Statistics are no match for my cold, hard dread. Only one in eleven million they say. You’ve got more chance of dying in a shark’s belly, they say. Who are those ‘they’?
This is how it goes.
I’m in the terminal. My feet are on the carpet. The carpet is the ground. I walk to the gate clutching my boarding pass. The black text smudged from the sweat greasing off my hands.
I sit in a chair with my back to the window and get my phone out to nervously scroll through Facebook. Reminding myself of all the other things I could be doing that don’t involve getting into a tin can and lobbing myself into the sky. The chirpy voice asks for all Star Alliance customers and those traveling with children. Then several minutes later it’s all those sitting in rows 14 to 27. That’s me, here we go.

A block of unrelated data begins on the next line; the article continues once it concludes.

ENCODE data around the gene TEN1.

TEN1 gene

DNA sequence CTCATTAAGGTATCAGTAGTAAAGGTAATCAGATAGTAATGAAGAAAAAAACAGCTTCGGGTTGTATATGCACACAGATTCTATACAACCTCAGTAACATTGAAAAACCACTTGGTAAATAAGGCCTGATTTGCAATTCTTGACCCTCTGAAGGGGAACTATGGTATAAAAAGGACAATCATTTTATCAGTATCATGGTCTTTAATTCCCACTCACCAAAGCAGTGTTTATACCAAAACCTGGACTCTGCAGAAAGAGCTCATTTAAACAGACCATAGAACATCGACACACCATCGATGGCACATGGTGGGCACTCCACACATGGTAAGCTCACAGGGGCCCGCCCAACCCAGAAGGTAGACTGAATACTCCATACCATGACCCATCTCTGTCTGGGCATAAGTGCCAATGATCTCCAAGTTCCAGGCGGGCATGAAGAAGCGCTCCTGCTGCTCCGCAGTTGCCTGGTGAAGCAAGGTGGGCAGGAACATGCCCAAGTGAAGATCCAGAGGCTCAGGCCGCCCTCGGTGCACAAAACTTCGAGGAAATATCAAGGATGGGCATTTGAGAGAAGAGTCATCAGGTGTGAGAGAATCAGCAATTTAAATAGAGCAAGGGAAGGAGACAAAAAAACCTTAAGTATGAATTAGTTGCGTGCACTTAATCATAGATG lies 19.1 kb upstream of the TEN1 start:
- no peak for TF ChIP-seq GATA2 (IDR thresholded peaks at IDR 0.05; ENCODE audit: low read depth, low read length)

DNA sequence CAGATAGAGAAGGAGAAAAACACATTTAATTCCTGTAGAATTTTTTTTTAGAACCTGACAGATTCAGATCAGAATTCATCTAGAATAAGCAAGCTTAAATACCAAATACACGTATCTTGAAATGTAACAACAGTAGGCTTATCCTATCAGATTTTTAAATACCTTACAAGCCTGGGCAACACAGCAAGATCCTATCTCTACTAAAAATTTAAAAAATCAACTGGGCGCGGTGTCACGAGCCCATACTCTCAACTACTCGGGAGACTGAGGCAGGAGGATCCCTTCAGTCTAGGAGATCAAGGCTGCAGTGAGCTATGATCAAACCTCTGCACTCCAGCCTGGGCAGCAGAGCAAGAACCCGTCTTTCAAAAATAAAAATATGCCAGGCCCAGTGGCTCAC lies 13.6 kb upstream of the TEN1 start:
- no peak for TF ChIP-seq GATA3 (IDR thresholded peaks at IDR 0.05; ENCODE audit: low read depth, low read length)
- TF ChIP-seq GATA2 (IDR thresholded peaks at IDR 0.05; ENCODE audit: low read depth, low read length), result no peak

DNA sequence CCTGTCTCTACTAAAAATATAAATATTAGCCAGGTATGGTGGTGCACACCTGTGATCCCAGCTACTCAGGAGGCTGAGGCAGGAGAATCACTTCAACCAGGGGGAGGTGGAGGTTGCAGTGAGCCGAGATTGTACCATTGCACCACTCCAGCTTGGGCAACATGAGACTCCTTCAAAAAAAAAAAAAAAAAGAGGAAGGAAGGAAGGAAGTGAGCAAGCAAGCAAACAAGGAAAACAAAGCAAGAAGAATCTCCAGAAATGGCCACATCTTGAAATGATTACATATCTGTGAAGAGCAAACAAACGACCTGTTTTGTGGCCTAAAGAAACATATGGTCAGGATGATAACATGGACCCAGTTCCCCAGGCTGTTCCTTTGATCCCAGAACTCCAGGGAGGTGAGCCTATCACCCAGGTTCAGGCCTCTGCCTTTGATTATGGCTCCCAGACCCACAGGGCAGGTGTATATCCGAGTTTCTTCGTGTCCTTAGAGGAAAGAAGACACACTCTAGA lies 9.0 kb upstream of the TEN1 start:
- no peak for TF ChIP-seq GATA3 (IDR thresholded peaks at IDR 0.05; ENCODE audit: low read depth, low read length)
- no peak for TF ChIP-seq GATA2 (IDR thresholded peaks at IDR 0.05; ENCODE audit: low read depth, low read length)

The pass goes through the scanner and there’s no going back. I follow the other fools into the rectangle. I can’t feel the ground anymore and the metal beneath my feet shudders a little as we all traverse the tunnel to the open hatch. I try to keep my sane face on. Every footstep is fatalistic. The anxiety cauterizes my stomach lining like battery acid.
The smiling man takes my pass and waves me to the rear of the aircraft. The rear. Damn.
I sit. I look.
I commit to memory the faces of the people who will die with me today.
Passengers chat to each other. The kid in front of me is playing on her iPad. My envy for their casual acceptance stabs me in the chest.
I close my eyes and take the first of many long, deep breaths. I feel the air traveling through my diaphragm. I picture it rushing past my heart. Down into my lungs. I think about cool, calm, stretches of grassy hills, solid and dependable. I whisper my calming phrase over and over until the words all come out as one long sound.
“This too shall pass”.
Slowly, slowly, my body relaxes.
It’s one hour to Auckland.